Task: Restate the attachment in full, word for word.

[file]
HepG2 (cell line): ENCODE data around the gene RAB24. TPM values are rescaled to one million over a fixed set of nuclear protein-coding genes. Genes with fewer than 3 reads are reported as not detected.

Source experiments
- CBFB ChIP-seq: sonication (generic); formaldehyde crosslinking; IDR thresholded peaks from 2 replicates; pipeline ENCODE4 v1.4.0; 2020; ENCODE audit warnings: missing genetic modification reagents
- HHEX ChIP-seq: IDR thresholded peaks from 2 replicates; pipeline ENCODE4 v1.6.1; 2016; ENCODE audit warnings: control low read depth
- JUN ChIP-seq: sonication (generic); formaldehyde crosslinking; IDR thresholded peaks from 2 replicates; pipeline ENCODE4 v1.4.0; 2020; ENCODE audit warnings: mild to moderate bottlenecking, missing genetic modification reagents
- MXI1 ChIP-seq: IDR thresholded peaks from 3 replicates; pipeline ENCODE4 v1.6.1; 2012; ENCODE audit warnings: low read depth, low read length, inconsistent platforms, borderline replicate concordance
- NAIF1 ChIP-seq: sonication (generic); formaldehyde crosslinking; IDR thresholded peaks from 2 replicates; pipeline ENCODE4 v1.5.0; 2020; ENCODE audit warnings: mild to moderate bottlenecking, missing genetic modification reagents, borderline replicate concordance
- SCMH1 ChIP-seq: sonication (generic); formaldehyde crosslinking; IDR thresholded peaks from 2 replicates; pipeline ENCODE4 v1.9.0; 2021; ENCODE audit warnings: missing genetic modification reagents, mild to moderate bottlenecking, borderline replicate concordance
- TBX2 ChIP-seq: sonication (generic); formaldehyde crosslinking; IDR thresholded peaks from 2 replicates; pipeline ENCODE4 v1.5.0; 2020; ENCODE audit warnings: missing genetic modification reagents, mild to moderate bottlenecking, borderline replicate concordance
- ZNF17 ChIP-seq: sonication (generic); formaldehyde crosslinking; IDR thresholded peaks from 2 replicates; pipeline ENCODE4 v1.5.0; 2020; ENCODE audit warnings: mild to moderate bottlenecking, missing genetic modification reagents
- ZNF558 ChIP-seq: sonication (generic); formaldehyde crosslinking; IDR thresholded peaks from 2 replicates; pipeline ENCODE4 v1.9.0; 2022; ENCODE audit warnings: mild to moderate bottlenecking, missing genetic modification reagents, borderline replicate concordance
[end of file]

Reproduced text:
HepG2 (cell line): ENCODE data around the gene RAB24. TPM values are rescaled to one million over a fixed set of nuclear protein-coding genes. Genes with fewer than 3 reads are reported as not detected.

Source experiments
- CBFB ChIP-seq: sonication (generic); formaldehyde crosslinking; IDR thresholded peaks from 2 replicates; pipeline ENCODE4 v1.4.0; 2020; ENCODE audit warnings: missing genetic modification reagents
- HHEX ChIP-seq: IDR thresholded peaks from 2 replicates; pipeline ENCODE4 v1.6.1; 2016; ENCODE audit warnings: control low read depth
- JUN ChIP-seq: sonication (generic); formaldehyde crosslinking; IDR thresholded peaks from 2 replicates; pipeline ENCODE4 v1.4.0; 2020; ENCODE audit warnings: mild to moderate bottlenecking, missing genetic modification reagents
- MXI1 ChIP-seq: IDR thresholded peaks from 3 replicates; pipeline ENCODE4 v1.6.1; 2012; ENCODE audit warnings: low read depth, low read length, inconsistent platforms, borderline replicate concordance
- NAIF1 ChIP-seq: sonication (generic); formaldehyde crosslinking; IDR thresholded peaks from 2 replicates; pipeline ENCODE4 v1.5.0; 2020; ENCODE audit warnings: mild to moderate bottlenecking, missing genetic modification reagents, borderline replicate concordance
- SCMH1 ChIP-seq: sonication (generic); formaldehyde crosslinking; IDR thresholded peaks from 2 replicates; pipeline ENCODE4 v1.9.0; 2021; ENCODE audit warnings: missing genetic modification reagents, mild to moderate bottlenecking, borderline replicate concordance
- TBX2 ChIP-seq: sonication (generic); formaldehyde crosslinking; IDR thresholded peaks from 2 replicates; pipeline ENCODE4 v1.5.0; 2020; ENCODE audit warnings: missing genetic modification reagents, mild to moderate bottlenecking, borderline replicate concordance
- ZNF17 ChIP-seq: sonication (generic); formaldehyde crosslinking; IDR thresholded peaks from 2 replicates; pipeline ENCODE4 v1.5.0; 2020; ENCODE audit warnings: mild to moderate bottlenecking, missing genetic modification reagents
- ZNF558 ChIP-seq: sonication (generic); formaldehyde crosslinking; IDR thresholded peaks from 2 replicates; pipeline ENCODE4 v1.9.0; 2022; ENCODE audit warnings: mild to moderate bottlenecking, missing genetic modification reagents, borderline replicate concordance